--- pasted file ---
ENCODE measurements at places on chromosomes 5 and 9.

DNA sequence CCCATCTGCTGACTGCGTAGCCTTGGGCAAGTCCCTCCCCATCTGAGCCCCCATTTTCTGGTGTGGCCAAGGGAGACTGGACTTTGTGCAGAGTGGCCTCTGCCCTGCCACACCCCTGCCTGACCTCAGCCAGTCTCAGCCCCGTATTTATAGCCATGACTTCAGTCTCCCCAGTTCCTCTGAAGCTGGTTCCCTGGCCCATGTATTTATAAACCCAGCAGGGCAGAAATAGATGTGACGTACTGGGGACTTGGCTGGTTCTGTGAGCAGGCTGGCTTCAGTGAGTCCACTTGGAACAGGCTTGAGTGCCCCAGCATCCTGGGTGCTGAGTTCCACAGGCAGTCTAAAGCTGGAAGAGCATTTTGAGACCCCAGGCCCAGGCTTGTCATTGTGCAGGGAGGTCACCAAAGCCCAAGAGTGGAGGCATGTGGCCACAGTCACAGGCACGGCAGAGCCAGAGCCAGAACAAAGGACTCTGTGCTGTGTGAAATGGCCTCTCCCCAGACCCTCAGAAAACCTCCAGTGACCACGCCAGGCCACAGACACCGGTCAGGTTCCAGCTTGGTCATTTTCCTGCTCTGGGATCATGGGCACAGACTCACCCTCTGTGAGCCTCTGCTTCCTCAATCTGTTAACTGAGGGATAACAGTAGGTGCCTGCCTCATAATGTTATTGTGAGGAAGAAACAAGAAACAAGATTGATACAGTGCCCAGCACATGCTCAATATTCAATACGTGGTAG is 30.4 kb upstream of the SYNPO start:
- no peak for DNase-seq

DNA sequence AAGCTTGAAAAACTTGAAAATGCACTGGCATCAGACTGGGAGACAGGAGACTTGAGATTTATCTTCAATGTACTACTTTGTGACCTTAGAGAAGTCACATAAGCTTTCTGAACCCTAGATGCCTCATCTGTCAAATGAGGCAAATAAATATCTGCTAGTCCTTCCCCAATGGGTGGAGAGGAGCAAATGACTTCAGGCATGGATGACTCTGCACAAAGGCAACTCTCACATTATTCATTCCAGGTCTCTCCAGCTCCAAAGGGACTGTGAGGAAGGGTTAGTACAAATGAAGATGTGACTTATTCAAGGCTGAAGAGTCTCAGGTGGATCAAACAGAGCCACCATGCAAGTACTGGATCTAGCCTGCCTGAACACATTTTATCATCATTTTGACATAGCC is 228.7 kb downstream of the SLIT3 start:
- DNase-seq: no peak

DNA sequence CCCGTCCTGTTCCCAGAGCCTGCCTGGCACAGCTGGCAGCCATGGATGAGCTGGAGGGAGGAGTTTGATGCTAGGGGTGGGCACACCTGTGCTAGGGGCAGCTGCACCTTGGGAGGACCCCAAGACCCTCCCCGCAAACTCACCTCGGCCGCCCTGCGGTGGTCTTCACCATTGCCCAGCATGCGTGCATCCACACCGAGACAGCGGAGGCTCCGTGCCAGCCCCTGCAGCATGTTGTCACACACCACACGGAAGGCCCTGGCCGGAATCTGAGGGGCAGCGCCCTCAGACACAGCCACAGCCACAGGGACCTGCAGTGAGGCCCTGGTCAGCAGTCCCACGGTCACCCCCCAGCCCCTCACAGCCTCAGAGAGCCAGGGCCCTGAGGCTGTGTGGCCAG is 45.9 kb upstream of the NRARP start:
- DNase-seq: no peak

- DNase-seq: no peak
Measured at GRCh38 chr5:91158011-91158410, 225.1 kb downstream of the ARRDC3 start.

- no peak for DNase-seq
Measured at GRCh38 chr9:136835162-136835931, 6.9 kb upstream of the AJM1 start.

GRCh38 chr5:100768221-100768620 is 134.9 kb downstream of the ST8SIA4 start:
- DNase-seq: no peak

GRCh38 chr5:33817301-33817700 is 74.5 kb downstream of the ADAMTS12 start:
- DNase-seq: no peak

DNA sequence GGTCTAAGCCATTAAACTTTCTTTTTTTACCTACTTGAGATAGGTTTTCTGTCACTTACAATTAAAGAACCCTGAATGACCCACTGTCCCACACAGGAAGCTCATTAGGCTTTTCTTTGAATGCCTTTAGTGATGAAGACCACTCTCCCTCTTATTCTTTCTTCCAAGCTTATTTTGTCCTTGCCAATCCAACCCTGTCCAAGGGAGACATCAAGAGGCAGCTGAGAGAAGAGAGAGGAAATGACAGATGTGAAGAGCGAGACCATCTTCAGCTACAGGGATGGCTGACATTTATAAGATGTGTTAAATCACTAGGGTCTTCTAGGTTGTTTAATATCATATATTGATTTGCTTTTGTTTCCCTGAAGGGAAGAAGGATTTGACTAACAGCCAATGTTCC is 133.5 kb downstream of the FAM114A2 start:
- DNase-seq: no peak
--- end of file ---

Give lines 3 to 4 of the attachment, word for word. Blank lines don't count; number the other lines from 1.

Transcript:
- no peak for DNase-seq

DNA sequence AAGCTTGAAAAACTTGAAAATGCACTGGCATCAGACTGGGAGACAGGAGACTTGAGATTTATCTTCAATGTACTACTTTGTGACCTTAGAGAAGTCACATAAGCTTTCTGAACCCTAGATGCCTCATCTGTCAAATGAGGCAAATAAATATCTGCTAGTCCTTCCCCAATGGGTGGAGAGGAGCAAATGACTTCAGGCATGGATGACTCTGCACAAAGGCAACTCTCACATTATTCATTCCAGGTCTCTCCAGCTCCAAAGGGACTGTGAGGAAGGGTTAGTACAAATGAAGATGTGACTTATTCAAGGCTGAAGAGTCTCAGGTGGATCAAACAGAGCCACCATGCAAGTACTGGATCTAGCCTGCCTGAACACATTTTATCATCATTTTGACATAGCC is 228.7 kb downstream of the SLIT3 start: